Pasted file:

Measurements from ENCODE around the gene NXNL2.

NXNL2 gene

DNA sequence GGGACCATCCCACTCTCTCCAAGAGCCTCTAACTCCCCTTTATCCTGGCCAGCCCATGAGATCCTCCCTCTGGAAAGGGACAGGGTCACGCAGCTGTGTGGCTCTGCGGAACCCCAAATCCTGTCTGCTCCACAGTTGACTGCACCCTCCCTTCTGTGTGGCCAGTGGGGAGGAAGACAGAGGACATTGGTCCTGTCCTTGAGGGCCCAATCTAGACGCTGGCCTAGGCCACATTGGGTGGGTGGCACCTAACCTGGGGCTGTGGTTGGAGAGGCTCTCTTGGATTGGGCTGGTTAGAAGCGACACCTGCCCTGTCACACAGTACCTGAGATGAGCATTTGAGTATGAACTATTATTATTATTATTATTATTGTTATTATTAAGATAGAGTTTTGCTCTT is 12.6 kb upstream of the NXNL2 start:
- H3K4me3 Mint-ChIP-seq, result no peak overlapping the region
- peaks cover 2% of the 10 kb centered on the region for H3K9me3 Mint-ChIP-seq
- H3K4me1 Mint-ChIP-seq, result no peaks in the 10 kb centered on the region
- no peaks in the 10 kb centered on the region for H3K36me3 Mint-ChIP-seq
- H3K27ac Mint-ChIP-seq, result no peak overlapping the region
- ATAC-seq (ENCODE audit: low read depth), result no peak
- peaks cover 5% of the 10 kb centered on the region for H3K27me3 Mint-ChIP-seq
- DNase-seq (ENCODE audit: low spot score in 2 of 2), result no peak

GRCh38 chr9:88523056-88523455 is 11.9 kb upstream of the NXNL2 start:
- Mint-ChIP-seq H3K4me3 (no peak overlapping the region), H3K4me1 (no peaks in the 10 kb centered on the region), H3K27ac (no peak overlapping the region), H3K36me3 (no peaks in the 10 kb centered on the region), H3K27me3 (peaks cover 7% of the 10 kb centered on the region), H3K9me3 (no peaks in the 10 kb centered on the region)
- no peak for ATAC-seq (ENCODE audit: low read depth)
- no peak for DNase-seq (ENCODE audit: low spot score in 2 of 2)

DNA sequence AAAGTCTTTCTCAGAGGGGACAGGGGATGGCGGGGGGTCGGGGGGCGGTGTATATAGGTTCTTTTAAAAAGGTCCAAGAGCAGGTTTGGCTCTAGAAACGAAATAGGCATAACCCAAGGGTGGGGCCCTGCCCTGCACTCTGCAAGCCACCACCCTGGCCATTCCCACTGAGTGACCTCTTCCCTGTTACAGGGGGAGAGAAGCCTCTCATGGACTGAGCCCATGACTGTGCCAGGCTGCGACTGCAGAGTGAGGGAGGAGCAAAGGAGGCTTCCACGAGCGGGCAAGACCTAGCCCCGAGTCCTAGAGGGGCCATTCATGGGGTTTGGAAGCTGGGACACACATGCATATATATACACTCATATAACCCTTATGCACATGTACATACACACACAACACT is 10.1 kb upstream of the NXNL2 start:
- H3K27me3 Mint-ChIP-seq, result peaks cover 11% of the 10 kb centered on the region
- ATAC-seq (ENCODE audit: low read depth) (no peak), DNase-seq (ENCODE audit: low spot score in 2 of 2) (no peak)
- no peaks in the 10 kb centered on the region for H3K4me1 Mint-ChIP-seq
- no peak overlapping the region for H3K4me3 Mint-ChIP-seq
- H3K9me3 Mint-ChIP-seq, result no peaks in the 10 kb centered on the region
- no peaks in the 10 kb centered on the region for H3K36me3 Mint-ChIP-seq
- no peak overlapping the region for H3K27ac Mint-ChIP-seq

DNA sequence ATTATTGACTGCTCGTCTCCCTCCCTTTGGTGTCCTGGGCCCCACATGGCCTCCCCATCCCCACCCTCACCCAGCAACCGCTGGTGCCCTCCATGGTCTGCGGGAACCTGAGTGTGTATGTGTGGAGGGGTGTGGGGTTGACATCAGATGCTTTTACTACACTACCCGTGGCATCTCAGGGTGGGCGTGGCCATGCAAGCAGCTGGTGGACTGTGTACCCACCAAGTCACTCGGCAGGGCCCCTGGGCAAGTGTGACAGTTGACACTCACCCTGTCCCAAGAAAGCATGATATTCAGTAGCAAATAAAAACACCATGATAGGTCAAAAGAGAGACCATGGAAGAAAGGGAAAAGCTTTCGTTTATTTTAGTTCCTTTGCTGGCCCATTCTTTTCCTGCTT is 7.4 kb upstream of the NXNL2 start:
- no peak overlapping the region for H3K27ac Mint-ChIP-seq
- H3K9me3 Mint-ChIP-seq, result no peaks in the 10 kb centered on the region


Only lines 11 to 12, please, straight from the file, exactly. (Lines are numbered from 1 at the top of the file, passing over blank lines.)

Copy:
- DNase-seq (ENCODE audit: low spot score in 2 of 2), result no peak

GRCh38 chr9:88523056-88523455 is 11.9 kb upstream of the NXNL2 start: